Hamilton Cellars owners at WSU Tri-Cities Wine and Jazz event

Stacie Hamilton (right), one of the owners of Hamilton Cellars, has used her degree from the Carson of College of Business in her own business.

back to the WSU Tri-Cities business program, not only as a business owner, but also as an advisory member for the Carson College and as an adjunct faculty member at WSU Tri-Cities, because she knows the return will be tenfold for the local community.

In addition to giving monetarily to events like the Point to Success Brunch and donating Hamilton Cellars wine and products, Hamilton creates real-world learning opportunities for students at the winery.

“In addition to classroom education, WSU students require the real-world practical experience, which they get through internships, jobs in local business and generally through mentors in their business field,” she said. “They apply that combined knowledge to develop businesses of their own or grow established businesses. The reciprocity between the community and the university is special.”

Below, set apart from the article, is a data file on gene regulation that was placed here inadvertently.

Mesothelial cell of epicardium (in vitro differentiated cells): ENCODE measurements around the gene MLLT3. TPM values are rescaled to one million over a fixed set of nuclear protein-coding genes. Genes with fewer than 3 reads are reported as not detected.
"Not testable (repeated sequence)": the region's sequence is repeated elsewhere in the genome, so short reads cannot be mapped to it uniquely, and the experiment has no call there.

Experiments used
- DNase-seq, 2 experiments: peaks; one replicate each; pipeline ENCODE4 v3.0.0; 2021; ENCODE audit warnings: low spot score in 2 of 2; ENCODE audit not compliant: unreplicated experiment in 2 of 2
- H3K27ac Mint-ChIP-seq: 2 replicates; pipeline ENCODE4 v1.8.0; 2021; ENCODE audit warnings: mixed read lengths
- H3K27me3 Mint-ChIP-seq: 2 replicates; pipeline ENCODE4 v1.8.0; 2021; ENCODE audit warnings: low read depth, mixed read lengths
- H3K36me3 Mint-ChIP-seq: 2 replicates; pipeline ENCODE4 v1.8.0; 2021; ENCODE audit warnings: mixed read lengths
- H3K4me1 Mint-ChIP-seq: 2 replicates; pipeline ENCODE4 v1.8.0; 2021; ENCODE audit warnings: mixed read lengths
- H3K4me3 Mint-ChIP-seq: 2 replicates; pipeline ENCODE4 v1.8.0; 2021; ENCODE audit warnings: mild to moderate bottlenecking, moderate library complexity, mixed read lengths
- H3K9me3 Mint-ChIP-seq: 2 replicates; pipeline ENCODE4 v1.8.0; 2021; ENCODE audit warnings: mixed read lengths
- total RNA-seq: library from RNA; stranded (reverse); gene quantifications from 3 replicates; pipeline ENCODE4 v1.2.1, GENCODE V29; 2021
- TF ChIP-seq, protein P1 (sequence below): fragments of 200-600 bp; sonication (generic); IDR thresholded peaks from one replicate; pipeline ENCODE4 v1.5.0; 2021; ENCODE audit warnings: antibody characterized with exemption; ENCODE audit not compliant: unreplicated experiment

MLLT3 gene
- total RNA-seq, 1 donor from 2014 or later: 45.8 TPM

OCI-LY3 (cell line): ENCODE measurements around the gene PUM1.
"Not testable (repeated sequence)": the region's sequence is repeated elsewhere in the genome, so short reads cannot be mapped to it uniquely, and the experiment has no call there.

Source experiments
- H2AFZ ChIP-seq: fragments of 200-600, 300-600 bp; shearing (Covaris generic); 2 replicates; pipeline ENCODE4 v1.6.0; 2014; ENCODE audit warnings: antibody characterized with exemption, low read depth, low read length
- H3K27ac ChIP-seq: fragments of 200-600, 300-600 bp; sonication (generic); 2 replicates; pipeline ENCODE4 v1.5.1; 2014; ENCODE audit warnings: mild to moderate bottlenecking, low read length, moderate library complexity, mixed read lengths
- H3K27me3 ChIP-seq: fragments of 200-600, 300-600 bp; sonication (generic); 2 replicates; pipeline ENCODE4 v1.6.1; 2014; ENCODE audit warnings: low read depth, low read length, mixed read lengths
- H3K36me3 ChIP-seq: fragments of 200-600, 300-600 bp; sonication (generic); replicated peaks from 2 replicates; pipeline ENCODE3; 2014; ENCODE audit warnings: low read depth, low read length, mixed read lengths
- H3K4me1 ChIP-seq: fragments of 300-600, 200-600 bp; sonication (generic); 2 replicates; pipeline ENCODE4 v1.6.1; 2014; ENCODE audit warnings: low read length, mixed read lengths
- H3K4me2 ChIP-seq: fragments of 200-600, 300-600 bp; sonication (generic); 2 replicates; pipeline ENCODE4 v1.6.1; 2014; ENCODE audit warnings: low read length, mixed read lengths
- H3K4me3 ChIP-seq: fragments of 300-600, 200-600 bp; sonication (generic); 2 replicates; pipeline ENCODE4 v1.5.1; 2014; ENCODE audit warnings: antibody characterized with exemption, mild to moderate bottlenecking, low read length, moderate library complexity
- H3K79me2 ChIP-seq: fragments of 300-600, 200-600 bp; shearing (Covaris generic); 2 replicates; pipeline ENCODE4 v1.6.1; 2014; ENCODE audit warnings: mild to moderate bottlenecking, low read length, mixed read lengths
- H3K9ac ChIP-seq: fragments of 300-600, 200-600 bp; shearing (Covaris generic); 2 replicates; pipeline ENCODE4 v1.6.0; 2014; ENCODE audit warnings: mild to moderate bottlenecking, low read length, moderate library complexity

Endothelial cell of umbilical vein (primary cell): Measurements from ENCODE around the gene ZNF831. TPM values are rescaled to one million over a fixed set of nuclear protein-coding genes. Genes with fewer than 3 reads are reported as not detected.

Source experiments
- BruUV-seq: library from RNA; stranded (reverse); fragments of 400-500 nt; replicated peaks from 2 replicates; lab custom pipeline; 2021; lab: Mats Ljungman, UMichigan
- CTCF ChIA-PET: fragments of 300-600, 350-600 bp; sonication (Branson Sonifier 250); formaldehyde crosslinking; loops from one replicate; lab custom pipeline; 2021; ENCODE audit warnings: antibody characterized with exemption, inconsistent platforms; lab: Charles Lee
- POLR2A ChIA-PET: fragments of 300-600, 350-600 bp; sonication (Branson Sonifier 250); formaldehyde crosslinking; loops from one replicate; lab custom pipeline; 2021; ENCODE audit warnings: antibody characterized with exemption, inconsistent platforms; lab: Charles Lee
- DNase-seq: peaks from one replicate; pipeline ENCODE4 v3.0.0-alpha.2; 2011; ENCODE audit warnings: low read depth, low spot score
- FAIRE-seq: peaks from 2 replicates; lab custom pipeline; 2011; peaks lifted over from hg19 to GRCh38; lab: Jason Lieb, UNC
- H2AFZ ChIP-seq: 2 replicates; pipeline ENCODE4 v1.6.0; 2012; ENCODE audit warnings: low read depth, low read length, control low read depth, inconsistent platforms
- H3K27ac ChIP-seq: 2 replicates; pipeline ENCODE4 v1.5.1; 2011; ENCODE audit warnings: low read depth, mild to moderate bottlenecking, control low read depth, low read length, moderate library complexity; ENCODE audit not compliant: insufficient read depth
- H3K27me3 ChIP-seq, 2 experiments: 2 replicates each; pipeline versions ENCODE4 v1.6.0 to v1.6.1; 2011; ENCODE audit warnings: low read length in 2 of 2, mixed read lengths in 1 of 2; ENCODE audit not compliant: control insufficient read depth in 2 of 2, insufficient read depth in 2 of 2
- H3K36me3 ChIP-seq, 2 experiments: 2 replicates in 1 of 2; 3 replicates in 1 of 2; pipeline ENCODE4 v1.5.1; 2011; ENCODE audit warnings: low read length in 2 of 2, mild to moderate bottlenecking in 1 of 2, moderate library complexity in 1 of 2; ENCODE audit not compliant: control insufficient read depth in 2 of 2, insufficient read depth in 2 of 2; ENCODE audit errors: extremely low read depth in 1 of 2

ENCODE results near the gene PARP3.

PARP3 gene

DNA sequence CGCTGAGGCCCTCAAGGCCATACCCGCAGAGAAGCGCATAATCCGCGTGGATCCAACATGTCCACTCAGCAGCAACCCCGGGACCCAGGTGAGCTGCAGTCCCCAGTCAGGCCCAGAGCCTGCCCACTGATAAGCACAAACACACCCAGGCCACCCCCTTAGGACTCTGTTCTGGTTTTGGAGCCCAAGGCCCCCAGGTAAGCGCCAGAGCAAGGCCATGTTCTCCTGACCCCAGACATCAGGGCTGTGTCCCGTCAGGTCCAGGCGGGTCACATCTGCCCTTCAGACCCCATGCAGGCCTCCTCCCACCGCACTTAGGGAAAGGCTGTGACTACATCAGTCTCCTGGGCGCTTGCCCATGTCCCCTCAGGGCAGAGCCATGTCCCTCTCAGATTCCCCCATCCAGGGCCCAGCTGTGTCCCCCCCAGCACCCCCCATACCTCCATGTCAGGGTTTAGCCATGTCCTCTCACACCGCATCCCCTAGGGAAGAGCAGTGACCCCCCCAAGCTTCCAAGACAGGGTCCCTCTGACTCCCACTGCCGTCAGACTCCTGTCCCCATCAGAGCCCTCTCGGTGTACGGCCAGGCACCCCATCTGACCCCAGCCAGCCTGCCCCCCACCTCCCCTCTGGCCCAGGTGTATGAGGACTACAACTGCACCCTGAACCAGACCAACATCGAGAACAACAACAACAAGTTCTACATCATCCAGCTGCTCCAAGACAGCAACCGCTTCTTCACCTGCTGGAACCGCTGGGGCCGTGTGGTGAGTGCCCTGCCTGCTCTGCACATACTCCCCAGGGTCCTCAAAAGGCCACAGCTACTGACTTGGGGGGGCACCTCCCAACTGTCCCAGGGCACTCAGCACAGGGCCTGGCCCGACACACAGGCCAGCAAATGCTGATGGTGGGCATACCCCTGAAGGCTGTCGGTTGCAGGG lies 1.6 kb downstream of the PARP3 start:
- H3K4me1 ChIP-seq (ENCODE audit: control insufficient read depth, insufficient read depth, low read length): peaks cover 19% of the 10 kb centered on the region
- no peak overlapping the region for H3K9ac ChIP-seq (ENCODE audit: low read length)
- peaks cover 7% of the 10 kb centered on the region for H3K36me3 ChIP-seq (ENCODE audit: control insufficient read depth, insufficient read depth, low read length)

Looking to the future

Harrington said the support the Carson College of Businesses has received from community

Robert Harrington (left) and Pauline Garza, a recent graduate of the Carson College of Business

Robert Harrington (left) and Pauline Garza, a recent graduate of the Carson College of Business. Garza is now the head chef at The Lodge at Columbia Point.

individuals and organizations will have an immediate and lasting impact on the future of businesses across the state.

“WSU’s business programs consistently rank among the top programs in the country, and the community support has been a crucial component,” he said. “We wouldn’t be able to do what we do without our community support.”

WSU’s hospitality business program, specifically, ranks eighth in the nation among all programs, nationwide. Harrington said the Tri-Cities-based program, being in the heart of Washington wine country, has the potential to grow immensely and be a huge treasure for the regional business community.

“We strive for excellence across the board, and it shows in our graduates,” he said. “We aim to produce the best business graduates so that our community and their businesses may benefit.”